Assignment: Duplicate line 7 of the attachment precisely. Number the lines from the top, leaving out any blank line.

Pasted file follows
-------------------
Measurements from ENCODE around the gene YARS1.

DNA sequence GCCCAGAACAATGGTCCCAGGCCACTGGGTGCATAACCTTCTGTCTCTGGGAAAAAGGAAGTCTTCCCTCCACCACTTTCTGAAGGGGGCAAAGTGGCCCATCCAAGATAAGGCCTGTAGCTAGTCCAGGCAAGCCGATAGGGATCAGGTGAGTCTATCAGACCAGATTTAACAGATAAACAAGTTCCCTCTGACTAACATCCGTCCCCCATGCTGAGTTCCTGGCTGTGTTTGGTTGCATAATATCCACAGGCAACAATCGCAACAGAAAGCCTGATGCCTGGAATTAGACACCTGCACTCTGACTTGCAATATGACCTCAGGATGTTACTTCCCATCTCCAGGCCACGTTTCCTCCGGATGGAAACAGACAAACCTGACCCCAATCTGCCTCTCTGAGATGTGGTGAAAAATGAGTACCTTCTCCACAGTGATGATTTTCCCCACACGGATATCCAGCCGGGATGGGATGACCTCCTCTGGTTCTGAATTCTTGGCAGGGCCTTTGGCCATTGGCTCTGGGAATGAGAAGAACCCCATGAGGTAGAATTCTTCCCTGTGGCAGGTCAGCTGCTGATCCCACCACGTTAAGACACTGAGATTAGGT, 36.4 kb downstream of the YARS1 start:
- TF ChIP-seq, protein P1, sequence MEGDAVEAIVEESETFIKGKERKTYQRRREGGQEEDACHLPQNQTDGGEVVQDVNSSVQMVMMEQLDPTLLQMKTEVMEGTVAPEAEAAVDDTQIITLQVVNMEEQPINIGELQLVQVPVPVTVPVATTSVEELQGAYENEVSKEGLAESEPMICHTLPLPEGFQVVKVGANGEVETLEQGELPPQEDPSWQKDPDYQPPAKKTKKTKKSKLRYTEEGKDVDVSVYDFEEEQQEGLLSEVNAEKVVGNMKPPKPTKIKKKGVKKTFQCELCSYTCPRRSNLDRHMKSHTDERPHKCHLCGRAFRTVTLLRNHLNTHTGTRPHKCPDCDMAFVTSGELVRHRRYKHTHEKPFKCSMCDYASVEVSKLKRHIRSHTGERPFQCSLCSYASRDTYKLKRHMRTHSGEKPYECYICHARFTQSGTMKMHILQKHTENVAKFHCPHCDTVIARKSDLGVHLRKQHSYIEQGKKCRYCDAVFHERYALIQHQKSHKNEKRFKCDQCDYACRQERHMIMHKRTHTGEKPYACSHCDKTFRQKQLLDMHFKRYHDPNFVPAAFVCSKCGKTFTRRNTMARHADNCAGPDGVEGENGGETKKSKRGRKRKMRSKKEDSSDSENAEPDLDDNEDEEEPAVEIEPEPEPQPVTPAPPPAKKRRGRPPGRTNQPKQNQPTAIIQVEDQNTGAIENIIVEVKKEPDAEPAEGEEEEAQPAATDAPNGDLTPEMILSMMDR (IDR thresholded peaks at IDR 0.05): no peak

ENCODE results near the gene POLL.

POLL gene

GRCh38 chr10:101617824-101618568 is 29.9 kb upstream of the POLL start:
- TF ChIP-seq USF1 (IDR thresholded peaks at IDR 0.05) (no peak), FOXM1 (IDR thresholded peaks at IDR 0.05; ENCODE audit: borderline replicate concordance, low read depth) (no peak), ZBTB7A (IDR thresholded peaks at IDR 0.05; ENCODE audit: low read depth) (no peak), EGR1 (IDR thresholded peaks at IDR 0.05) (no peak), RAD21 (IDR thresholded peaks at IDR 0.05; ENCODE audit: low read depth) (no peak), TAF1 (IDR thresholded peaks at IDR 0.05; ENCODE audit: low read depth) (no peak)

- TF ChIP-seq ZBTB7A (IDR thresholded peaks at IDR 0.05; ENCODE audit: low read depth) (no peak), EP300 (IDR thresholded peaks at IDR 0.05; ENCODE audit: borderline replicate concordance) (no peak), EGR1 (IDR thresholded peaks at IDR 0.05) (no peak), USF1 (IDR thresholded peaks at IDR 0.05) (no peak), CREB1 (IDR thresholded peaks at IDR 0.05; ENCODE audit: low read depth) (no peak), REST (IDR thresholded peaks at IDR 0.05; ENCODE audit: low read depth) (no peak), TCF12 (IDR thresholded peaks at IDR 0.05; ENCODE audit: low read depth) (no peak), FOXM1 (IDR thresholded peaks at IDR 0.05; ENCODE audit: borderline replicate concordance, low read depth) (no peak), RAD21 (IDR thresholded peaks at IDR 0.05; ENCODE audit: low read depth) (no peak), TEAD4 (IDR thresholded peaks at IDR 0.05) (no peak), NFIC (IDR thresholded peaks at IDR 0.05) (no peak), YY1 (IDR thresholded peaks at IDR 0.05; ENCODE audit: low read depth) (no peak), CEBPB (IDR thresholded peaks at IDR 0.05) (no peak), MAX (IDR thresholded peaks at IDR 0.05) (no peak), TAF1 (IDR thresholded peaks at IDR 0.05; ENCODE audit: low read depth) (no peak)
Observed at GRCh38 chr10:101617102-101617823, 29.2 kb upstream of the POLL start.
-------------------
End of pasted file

- TF ChIP-seq USF1 (IDR thresholded peaks at IDR 0.05) (no peak), FOXM1 (IDR thresholded peaks at IDR 0.05; ENCODE audit: borderline replicate concordance, low read depth) (no peak), ZBTB7A (IDR thresholded peaks at IDR 0.05; ENCODE audit: low read depth) (no peak), EGR1 (IDR thresholded peaks at IDR 0.05) (no peak), RAD21 (IDR thresholded peaks at IDR 0.05; ENCODE audit: low read depth) (no peak), TAF1 (IDR thresholded peaks at IDR 0.05; ENCODE audit: low read depth) (no peak)